Everybody Wants to be a Game Designer   1 comment

And . . . everybody can be.  Game Design isn’t Rocket Science.

Some games automatically turn their players into game designers.  Role-playing games are pretty good at this.   Once you have gone adventuring in someone else’s dreams and ideas, you inevitably want to be the person in controll.  Thus you will make up your own scenarios, and your own rules variations–that is, you will if you have any creativity at all.  A good role-playing game for testing your wings as a budding game/scenario designer is Tunnels and Trolls.

If y ou do not change the rules at least a little, you are not really playing Tunnels and Trolls.

 
But there’s one game that really makes game desiners of us all.  It’s a card game–you’ve probably heard of it.  It’s called Magic ™.  It was designed originally by Richard Garfield, a math professor in his secret identity, and it was published by a small company called Wizards of the Coast.  WotC became a big company after its card game became the most popular game in the country and perhaps the world.
 
Saturday I took my son off to Walmart to buy some blue jeans.  On the way out he spotted the Magic display, and, being gamers, we of couse had to check it out.  The best thing there was the Knights vs. Dragons duel decks–two complete decks in one package with the classic fantasy theme of Knights and Dragons–natural enemies.  He talked me into buying it.  He took the Knights; I took the Dragons.
 

What a pretty, pretty knight!

 
We played three game using the decks just as they came out of the box.  The Knights won two of them by crushing margins.  I barely squuezed out a victory with the dragons in game two of the set.  While we were delighted with the rare cards and mythic rare cards that came with the set, neither of us were very happy with the original decks.  So we modified them.
 
I felt that the Dragon deck needed fewer goblins, more kill spells, and a knockout punch.  It also needed some way to get the big guns out faster.  I added swamps, poison goblins, and kill spells like Go for the Throat and Terminate.   The deck as released by WotC was weak.  Too much land, too little actual magic, everything on the theme of flame.  Themes are great, but they don’t often win games or tournaments.  What wins are killer combinations.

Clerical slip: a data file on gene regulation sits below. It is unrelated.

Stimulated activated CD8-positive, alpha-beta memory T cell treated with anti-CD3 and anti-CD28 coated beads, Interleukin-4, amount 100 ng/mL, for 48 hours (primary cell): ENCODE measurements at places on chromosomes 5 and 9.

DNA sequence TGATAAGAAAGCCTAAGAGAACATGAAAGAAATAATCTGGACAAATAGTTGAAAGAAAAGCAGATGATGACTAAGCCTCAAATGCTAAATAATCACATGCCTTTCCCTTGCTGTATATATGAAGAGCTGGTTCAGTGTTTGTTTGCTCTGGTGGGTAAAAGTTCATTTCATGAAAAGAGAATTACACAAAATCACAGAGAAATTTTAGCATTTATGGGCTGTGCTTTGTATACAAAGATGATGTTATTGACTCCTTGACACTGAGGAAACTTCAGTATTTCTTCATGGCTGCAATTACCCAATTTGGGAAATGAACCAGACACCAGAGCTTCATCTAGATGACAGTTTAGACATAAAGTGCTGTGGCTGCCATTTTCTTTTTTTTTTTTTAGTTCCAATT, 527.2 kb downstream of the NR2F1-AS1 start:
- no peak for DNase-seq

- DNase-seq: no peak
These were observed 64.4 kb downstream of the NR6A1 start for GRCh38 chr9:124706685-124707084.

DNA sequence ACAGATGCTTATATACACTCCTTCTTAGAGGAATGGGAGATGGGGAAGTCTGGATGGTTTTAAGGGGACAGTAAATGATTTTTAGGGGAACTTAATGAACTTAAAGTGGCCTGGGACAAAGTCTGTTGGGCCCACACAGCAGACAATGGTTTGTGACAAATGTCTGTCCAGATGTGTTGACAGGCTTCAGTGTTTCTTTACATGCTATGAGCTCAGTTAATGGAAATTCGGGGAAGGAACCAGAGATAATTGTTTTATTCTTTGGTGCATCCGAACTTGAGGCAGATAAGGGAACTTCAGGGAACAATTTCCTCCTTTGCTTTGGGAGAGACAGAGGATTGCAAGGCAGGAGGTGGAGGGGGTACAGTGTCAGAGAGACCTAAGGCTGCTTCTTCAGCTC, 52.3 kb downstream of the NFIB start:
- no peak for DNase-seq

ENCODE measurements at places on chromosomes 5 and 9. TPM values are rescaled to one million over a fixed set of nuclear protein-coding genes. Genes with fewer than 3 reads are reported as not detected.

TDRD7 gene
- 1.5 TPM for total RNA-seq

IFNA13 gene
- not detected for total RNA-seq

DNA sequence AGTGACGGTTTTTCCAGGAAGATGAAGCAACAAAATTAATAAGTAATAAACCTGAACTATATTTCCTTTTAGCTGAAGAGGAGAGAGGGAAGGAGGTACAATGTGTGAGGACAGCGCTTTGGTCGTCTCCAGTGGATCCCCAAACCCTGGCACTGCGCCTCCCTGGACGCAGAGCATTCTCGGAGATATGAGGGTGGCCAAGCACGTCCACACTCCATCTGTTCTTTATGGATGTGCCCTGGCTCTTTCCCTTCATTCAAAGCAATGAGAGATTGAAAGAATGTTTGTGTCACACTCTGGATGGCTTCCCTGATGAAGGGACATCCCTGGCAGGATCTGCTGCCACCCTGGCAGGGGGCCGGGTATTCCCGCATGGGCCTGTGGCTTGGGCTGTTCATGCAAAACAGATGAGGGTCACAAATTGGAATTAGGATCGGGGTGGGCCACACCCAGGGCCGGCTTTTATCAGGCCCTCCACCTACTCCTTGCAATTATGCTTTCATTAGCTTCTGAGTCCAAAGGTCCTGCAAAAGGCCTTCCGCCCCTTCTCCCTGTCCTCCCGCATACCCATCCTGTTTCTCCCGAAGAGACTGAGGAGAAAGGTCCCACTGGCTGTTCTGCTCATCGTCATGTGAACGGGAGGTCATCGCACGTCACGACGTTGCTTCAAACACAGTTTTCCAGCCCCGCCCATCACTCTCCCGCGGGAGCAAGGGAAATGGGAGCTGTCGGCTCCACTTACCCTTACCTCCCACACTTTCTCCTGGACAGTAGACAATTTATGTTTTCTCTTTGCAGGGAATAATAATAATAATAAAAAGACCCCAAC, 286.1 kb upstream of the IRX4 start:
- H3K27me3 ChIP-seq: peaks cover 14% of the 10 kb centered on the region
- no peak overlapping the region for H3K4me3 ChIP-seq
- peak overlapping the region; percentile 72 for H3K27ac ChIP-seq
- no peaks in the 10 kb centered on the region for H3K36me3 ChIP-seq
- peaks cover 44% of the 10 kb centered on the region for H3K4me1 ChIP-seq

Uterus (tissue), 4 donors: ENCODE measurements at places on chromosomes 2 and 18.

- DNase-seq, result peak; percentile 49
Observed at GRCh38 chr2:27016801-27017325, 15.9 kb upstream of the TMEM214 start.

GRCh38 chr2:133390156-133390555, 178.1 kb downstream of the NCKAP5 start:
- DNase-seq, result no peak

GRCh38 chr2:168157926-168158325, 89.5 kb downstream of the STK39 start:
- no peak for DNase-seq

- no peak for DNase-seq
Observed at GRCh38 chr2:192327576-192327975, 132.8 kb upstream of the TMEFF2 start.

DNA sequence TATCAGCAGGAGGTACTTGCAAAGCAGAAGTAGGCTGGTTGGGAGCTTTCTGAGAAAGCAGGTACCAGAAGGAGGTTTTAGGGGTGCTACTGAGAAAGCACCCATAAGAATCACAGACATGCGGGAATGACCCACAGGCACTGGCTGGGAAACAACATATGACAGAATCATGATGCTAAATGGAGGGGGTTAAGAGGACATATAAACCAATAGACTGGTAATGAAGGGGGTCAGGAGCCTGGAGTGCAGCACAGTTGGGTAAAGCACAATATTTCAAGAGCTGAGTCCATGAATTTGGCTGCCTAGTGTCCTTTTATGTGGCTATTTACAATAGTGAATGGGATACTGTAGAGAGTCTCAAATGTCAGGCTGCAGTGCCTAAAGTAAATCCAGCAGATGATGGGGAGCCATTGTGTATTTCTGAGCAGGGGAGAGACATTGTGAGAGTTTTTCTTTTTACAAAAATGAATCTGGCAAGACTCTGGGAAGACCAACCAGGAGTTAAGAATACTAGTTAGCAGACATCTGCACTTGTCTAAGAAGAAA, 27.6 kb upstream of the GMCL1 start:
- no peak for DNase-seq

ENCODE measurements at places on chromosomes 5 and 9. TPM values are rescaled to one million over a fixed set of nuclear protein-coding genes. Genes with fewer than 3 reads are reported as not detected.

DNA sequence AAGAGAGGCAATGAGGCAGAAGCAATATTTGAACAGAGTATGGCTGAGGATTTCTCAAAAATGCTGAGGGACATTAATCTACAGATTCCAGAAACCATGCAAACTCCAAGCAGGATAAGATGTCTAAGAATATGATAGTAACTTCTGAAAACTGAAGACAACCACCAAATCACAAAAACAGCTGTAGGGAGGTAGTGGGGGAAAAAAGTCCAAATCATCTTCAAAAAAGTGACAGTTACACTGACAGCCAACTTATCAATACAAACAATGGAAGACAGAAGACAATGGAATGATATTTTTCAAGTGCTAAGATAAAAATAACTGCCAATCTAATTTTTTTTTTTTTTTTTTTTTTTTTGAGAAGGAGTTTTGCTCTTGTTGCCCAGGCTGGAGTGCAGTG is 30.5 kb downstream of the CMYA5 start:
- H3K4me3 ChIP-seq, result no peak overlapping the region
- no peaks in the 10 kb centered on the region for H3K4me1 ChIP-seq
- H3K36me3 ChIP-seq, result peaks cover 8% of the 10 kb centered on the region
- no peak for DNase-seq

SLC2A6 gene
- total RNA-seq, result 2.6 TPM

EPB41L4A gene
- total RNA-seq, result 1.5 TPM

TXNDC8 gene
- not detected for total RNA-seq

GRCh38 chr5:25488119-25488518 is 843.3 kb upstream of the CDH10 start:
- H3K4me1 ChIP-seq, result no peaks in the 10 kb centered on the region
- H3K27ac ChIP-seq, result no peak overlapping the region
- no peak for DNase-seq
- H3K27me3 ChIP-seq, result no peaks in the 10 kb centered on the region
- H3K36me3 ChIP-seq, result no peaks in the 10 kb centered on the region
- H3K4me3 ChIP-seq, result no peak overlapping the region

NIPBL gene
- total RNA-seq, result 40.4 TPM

Big, nasty, powerful--just like Dads are supposed to be in our real world.

 
What I did, in essence, was design my own winning scenario in Magic.  I’m thinking of beating those pesky knights, but I want it to beat everything.  Everybody does that with Magic.  The game invites you to use your own creativity.  It sells you the parts–cards with various strengths and weaknesses and abilities, and then you have to put them together to make a playable deck.  This is a real test of your game-designing ability (and cash).  How good is the deck you make?  Does it win or lose?
 
Regular card games like Poker or Bridge don’t make game designers out of the players.  The decks are the same for everyone, and so are the rules.  Creative, imaginative play will help you succeed in playing those games.  But you don’t design anything.  You don’t really create.
 
Collectible card games like Magic, Yu-Gi-Oh, Pokemon, Naruto and others turn their players into game designers.  To make a deck you have to think about such things as Game Balance and Pace.  You want a fast deck to knock out your opponents before they can get going.  The Dragons had the greater power in the original sets, but the Knights were faster and deadlier.  To beat those Knights, I had to change the way Dragons fight.  Have I succeeded?  I don’t know yet, but I’m eagerly looking forward to a rematch.
 
Once you start thinking in terms of Game Design, it’s hard to stop.  Everywhere you look you will see pieces that can be turned into games and contests. 
 
After that comes the really hard part of the Game Designing life–convincing others to play Your game instead of Their game.  Somehow, your game has to be more fun than their game if you want to make any converts.  Good luck with that! 
 

We Game Designers all want to be dragons--powerful, influential, and known far and wide. But, we mostly wind up as goblins, and goblins are dragon food.

 
–end
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One response to “Everybody Wants to be a Game Designer

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  1. Nice connection!

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